[1] And Job again took up his discourse, and said:
    [2] “Oh, that I were as in the months of old,
        as in the days when God watched over me,
     [3] when his lamp shone upon my head,
        and by his light I walked through darkness,
     [4] as I was in my prime,
        when the friendship of God was upon my tent,
     [5] when the Almighty was yet with me,
        when my children were all around me,
     [6] when my steps were washed with butter,
        and the rock poured out for me streams of oil! (Job 29:1–6 ESV)

After a long discussion with his three friends, Job concludes that God is no longer watching over him in the midst of his suffering. He remembers back to his former life when God once watched over him (Job 29:2). As previously discussed, we are seeing that Job is being stripped of not only materialistic things of this world, but his true intentions are becoming apparent through the suffering. It is as if God is weening Job off of this world’s providence and comforts, and making bare his sins buried underneath his surface-level of “sinlessness”. 

There are three things to keep in mind about the book of Job at this point: 

  1. Job was upright and righteous before God because God claimed Job to be righteous, not because Job himself declared himself righteous. 
  2. Satan is in the wrong, as Satan told God that Job would “curse to your face,” (Job 1:11, 2:4) but Job did not sin with his lips (Job 2:10). 
  3. Therefore, Job’s sin was not because he did evil or cursed God, but Job’s sin laid in his self-righteousness. 

Starting in chapter 32, a fourth friend, Elihu, enters the discussion. He has not been speaking because he was younger in age, and he becomes dissatisfied and angry about where the discussion between the other four characters have ended.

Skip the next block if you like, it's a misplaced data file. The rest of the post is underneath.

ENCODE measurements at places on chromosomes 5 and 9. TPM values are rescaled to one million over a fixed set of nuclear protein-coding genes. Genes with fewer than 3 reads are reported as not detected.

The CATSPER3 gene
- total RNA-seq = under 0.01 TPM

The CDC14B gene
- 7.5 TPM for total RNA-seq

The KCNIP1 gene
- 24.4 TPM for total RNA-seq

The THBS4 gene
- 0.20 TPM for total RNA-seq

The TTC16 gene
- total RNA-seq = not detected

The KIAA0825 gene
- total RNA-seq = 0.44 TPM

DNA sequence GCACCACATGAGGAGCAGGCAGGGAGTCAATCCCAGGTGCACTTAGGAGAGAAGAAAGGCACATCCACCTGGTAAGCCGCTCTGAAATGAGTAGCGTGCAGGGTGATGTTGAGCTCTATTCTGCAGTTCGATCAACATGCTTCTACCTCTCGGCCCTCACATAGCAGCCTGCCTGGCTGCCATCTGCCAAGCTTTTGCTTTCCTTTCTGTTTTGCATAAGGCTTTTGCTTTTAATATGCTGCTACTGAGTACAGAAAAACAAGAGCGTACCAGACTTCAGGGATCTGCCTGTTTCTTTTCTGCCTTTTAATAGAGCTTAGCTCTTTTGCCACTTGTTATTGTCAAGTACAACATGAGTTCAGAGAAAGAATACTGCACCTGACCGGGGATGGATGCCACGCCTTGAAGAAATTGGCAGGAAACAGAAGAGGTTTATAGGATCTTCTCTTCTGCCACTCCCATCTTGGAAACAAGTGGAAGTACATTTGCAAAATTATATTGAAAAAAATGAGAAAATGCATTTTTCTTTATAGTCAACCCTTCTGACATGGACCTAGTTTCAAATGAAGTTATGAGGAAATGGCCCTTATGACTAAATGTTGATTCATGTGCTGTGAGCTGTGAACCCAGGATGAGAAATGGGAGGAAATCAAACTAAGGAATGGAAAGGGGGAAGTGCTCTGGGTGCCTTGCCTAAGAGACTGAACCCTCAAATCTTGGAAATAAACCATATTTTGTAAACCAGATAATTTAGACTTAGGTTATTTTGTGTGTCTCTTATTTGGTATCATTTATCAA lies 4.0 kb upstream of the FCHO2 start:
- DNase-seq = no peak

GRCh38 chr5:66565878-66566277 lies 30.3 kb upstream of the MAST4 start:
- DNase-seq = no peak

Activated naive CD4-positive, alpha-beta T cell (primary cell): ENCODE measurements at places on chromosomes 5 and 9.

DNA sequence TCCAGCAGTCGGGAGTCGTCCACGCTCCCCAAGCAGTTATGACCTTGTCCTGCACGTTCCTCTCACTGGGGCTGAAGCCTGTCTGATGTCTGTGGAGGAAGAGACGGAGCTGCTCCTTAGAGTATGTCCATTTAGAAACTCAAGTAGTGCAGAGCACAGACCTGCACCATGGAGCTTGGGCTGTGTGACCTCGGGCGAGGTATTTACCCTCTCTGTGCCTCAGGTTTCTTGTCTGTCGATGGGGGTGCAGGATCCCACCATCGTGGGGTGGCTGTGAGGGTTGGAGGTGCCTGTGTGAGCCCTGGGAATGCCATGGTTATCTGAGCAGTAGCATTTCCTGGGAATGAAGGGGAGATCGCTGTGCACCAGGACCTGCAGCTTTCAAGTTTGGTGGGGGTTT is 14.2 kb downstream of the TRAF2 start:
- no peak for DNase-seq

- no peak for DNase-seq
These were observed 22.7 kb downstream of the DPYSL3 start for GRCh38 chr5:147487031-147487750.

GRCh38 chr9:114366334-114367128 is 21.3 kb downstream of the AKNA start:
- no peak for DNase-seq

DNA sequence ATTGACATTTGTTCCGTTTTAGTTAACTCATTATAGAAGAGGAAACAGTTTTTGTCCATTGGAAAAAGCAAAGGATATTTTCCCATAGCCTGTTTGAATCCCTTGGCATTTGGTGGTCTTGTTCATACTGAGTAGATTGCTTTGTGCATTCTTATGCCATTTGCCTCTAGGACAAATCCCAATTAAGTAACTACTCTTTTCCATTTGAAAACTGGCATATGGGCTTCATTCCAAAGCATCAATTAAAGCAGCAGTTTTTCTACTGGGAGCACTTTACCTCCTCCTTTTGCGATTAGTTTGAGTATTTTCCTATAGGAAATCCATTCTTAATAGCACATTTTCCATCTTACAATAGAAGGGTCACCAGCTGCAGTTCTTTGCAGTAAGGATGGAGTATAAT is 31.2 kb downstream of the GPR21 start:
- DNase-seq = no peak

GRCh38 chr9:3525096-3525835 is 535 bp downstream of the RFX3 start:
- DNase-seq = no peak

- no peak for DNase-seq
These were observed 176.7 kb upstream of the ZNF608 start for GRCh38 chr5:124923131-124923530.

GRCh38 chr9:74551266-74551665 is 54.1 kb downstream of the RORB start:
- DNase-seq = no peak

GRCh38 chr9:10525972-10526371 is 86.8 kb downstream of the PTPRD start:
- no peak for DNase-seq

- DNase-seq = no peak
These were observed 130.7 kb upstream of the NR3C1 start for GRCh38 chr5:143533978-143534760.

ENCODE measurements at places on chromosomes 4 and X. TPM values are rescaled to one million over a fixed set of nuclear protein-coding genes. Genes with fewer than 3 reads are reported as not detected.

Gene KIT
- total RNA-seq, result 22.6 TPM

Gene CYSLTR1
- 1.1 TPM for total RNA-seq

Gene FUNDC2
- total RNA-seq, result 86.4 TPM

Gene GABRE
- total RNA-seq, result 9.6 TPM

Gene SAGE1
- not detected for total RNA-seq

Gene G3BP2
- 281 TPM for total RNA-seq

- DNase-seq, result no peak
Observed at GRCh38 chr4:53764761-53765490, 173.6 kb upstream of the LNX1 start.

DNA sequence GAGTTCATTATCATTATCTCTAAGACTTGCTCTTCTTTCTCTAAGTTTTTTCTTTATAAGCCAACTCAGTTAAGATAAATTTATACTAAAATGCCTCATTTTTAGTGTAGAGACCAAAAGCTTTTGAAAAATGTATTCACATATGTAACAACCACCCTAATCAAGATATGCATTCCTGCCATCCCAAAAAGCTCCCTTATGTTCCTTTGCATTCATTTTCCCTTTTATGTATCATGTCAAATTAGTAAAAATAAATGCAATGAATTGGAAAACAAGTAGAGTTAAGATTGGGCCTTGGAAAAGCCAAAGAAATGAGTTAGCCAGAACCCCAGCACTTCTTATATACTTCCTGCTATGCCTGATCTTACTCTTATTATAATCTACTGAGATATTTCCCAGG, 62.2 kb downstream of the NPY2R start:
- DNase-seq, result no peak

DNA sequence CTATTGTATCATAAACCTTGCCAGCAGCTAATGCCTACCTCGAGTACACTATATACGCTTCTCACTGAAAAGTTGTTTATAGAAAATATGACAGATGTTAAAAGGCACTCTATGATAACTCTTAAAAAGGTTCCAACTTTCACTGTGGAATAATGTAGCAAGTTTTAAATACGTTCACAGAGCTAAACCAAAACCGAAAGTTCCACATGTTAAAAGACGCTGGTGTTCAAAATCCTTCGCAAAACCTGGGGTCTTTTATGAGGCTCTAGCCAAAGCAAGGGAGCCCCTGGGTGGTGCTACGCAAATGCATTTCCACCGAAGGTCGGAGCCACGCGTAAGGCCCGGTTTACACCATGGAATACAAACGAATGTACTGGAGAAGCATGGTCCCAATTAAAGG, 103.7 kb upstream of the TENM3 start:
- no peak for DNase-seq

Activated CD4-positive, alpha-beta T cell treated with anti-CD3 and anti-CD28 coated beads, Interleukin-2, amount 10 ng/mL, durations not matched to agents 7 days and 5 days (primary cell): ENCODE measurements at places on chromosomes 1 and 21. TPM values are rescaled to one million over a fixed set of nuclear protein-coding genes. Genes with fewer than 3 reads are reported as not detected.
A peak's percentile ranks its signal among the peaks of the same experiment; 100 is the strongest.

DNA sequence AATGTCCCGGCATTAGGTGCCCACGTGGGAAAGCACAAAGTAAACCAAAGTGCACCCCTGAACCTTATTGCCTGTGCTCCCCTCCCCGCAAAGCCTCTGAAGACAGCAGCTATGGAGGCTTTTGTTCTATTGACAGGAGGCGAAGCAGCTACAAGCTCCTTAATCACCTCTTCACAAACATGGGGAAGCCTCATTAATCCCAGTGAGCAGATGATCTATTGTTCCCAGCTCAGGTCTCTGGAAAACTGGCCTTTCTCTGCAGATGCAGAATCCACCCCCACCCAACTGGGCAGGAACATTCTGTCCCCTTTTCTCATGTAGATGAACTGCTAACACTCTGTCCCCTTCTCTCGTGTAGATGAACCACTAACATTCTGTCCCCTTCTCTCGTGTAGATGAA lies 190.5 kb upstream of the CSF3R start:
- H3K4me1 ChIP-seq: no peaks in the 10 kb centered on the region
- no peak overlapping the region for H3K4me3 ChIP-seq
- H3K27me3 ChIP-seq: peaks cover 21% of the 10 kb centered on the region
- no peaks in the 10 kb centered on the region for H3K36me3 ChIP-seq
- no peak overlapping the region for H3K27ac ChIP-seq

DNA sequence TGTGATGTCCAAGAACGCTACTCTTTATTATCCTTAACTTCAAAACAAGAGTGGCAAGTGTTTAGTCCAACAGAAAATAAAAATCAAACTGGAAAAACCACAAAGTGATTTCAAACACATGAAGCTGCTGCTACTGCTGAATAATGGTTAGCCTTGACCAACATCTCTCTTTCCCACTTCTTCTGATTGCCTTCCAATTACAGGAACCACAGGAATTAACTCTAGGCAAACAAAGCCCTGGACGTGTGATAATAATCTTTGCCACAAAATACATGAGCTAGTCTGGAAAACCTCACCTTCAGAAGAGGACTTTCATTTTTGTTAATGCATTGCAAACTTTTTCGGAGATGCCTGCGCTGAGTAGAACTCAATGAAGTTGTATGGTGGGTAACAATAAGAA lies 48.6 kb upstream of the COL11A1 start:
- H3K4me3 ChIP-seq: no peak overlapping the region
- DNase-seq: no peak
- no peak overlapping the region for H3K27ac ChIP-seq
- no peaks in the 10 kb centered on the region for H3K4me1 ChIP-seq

By this time, Job declares himself self-righteous, and his friends are no help in understanding the fullness of God’s sovereignty and providence. Elihu starts to paint a different picture of God, and it is worth meditating and listening closely to his response, as he is the only one that does not get rebuked by God at the end. It is worth noting here that Elihu shows that wisdom is not directly correlated to experience and age, but simply meditating on God’s Truth. 

This leads us to ask ourselves: when suffering and challenges happen in our lives, how do we respond? 
    Do we think about the wrong things we’ve done – and try to justify God’s actions as punishing us? 
    Do we think about the right things we’ve done – and either try to blame God for his injustice or, do we try and justify ourselves? 
    Do we try to think about certain aspects of God – but omit other aspects that might be disadvantageous to our situation? 

Elihu’s response shows us the focus must be on God first, and furthermore, we as Christians have this as our comfort – that a suffering Saviour on the cross stands forever as our advocate before a Holy and Righteous God, and in His Righteousness, we have the eternal life beyond our current life now. 

Bible Reading Column by Pastor Charles Baik. 
Mississauga Campus Assistant Pastor 

This Week’s Bible Reading Schedule:

 Monday: Job 28 Thursday: Job 31
 Tuesday: Job 29 Friday: Job 32
 Wednesday: Job 30 Saturday: Job 33